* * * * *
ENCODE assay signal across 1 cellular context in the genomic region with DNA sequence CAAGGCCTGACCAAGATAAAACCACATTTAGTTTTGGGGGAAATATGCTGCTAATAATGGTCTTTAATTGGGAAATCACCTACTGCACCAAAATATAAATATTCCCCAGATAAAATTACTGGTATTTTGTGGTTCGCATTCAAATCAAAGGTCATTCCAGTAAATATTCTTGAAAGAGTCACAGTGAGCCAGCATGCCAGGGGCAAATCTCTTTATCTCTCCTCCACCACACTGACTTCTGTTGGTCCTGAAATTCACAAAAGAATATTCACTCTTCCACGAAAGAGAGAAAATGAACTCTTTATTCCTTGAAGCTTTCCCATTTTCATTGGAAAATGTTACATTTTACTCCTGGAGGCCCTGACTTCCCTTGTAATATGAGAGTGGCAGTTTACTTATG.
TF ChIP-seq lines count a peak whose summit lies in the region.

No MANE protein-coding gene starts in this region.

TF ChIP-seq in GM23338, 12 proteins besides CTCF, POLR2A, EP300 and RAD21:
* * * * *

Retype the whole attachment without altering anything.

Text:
ENCODE assay signal across 1 cellular context in the genomic region with DNA sequence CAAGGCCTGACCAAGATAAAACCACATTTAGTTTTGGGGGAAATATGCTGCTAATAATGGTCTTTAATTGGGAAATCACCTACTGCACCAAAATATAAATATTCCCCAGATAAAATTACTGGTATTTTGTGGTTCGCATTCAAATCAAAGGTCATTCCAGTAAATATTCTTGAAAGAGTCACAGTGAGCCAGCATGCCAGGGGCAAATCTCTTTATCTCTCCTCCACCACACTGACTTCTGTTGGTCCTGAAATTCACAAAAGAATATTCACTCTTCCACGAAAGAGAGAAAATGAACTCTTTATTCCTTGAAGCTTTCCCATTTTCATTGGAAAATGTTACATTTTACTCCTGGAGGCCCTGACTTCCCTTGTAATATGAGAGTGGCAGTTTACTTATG.
TF ChIP-seq lines count a peak whose summit lies in the region.

No MANE protein-coding gene starts in this region.

TF ChIP-seq in GM23338, 12 proteins besides CTCF, POLR2A, EP300 and RAD21: